Book Review : WEAPON
Joining the Board of Trustees of the Royal Armouries in 2005 spun my life full circle. As a Cambridge undergraduate I spent a summer working at the Armouries, then located in the Tower of London. Had my career taken a different turn, I might easily have become a curator rather than a military historian. In one sense the two paths are not that divergent , for military history is never far from the battlefield: it is hard to think of men in battle without considering the weapons they use.
Warfare is older than civilisation-in fact it is older than the human race itself, as clues from our hominid ancestors show-and weapons are the tools of the soldier’s trade. The following ages reveal the importance of weapons, showing how they grew quickly from primitive implements used for hunting wild animals, and soon took on the characteristics that were to define them for thousands of years. First there were percussion weapons, used to strike an opponent directly, beginning with the club and proceeding through axes to swords, daggers. There were also missile weapons, propelled from a distance, starting with the sharpened stick- hurled as a javelin -and developing into throwing spears, arrows, and crossbows. Gunpowder weapons, which made their presence felt from the 15th century, did not immediately replace percussion or missile weapons. In the 17th century musketeers were protected by pikemen, and Napoleon’s · cavalry plied swords in close-quarter combat. Even at the beginning of the 21st century the bayonet, descendent of the edged weapons of yesteryear, is still part of the infantry soldier’s equipment .
The huge chronological and geographical spread of this book reveals similarities between weapons in entirely different cultures and periods.The appearance of firearms was not immediately decisive, and historians argue whether the period of change spanning the first half of the 17th century was rapid and thorough enough to constitute a “military revolution.” However, their impact was certainly profound. Fortresses built to withstand siege-engines crumbled before artillery, and in this respect the fall of Constantinople in 1453 was a landmark. So too were battles like Pavia in 1525, when infantry armed with muskets repulsed armoured horsemen. Firearms were essential to the advent of mass armies, for they became subject to mass production. Their development has been rapid: little more than a century and a half separates the muzzle-loading flintlock musket-short-ranged, inaccurate, and unreliable-from the modern assault rifle.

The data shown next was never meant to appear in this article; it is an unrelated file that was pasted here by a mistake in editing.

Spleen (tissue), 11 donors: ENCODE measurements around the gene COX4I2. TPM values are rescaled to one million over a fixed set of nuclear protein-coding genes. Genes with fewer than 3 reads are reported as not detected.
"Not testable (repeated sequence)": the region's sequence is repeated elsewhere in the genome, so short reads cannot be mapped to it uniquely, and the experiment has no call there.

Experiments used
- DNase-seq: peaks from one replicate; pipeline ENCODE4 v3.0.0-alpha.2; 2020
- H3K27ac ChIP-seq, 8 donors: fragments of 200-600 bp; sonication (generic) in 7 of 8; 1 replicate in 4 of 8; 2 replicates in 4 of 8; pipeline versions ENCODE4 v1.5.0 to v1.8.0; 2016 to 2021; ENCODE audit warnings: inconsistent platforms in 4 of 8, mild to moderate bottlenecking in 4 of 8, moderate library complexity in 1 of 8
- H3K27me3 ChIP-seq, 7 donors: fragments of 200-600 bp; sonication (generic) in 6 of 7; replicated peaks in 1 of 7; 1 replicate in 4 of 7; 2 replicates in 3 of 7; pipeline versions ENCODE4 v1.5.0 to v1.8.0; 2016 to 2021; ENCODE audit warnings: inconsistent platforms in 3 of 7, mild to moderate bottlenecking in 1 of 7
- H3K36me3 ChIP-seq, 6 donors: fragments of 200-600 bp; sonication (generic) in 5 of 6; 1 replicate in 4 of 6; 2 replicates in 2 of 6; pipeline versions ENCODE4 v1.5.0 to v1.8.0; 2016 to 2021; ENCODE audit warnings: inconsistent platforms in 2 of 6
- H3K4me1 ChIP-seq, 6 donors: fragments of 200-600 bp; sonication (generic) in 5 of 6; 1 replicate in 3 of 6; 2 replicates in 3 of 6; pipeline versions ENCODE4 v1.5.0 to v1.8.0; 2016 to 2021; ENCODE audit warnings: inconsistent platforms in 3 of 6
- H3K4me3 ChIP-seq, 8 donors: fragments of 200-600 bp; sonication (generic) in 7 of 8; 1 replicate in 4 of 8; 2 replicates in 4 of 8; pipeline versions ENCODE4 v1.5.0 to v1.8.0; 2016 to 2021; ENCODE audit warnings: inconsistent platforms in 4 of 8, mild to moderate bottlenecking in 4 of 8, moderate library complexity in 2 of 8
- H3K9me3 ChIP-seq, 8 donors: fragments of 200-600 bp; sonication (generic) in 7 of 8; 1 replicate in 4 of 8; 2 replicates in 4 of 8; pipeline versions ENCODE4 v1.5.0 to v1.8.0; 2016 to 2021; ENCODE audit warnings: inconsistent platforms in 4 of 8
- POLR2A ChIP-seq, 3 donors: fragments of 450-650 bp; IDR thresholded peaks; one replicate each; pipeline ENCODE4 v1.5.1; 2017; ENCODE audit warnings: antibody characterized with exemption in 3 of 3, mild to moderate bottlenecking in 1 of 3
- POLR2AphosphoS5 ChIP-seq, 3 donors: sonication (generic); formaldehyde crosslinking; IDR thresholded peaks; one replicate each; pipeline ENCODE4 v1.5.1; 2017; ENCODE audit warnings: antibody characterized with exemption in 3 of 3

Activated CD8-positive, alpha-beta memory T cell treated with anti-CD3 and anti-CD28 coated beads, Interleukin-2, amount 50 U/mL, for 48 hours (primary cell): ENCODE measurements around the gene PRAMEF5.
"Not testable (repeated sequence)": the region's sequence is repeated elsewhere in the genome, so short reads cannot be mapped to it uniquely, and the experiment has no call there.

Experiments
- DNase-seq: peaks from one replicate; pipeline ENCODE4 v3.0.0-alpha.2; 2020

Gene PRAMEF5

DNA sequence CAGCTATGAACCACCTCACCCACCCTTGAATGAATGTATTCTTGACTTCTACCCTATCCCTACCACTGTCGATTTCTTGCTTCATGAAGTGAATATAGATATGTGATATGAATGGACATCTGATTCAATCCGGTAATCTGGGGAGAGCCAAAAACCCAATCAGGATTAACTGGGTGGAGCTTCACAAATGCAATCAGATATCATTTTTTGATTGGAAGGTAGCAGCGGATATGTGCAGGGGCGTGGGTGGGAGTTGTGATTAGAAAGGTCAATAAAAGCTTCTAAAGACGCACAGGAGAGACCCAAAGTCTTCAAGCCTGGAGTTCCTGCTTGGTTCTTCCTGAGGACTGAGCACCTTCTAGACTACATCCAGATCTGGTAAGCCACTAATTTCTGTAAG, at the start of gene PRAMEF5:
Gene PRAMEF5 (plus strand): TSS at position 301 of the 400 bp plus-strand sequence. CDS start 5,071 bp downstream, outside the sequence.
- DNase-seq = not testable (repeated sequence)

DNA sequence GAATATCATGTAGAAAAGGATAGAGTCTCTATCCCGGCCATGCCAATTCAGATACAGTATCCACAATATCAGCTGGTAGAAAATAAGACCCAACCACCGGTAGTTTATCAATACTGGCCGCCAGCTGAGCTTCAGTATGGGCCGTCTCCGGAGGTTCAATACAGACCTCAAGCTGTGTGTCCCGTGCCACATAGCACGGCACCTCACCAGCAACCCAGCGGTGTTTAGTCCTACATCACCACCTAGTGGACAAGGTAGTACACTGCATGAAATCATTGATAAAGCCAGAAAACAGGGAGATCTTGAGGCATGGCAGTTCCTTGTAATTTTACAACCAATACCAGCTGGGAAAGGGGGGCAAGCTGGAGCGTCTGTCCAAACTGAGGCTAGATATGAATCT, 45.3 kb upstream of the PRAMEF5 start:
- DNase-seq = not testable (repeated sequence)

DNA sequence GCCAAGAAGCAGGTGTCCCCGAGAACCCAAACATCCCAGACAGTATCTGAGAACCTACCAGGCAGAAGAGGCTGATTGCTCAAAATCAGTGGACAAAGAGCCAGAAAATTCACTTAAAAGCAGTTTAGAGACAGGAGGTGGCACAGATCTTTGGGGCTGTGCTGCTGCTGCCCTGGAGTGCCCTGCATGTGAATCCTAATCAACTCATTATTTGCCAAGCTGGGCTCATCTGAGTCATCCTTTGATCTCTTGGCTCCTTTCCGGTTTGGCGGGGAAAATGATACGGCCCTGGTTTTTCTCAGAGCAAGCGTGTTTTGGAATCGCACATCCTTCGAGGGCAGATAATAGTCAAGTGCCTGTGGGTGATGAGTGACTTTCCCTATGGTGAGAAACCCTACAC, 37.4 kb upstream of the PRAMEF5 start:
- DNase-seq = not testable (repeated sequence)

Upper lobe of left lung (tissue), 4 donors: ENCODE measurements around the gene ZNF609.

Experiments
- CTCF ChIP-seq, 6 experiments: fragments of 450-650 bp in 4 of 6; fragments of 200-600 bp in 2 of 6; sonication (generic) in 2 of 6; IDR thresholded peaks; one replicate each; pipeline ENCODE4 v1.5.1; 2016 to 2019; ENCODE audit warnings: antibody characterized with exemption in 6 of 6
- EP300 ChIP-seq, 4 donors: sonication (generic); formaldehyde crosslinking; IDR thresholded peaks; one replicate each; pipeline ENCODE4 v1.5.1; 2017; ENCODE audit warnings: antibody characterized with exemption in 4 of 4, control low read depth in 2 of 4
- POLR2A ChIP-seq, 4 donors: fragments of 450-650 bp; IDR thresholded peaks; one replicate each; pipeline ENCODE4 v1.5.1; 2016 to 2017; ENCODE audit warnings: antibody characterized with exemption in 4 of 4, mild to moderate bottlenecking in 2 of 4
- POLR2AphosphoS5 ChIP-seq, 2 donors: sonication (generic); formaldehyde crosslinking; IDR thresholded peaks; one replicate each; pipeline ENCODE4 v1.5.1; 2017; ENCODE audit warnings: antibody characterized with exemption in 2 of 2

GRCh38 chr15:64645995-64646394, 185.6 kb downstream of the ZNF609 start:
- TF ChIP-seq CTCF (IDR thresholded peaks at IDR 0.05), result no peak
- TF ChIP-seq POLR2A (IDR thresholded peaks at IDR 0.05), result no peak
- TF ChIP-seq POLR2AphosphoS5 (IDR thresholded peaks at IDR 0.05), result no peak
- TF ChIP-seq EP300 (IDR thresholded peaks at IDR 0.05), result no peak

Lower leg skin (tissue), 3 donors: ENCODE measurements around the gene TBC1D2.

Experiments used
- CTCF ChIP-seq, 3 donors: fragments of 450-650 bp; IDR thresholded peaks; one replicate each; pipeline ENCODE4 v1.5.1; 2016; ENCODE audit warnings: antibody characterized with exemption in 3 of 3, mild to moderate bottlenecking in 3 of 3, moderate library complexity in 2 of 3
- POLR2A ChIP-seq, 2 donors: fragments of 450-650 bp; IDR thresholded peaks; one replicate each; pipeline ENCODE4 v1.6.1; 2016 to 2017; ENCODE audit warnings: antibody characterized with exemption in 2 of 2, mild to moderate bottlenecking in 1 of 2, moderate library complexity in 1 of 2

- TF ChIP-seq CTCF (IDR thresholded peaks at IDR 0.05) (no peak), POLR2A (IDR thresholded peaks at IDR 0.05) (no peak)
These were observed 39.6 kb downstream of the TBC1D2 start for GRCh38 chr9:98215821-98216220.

But weapons are more than the soldier’s tools, and leafing through the pages you will be amazed at the ingenuity and creativity that weaponry induces for hunting, self-defence, and law-enforcement. Some weapons had religious or magical connotations and others, like the pair of swords worn by the Japanese samurai or the small sword at the hip of the 18th century European gentleman, were badges of status, and reflections of wealth too.
There has been a long connection between the right to carry weapons and social position, and some societies, such as the city-states of ancient Greece, saw a direct connection between civic rights and bearing arms.
It is impossible to consider arms without reflecting on armour too, and this book also illustrates how armour has striven to do more than safeguard its wearers. It is often intended to impress or terrify as well as advertise its wearer’s wealth or status: the horned helmet of the bronze-age warrior and the face-guard of the samurai have much in common. The past century has witnessed its rediscovery, and the contemporary soldier, with his Kevlar helmet and body armour, has a silhouette which is both ancient and modern.
Weapons from India and Sri Lanka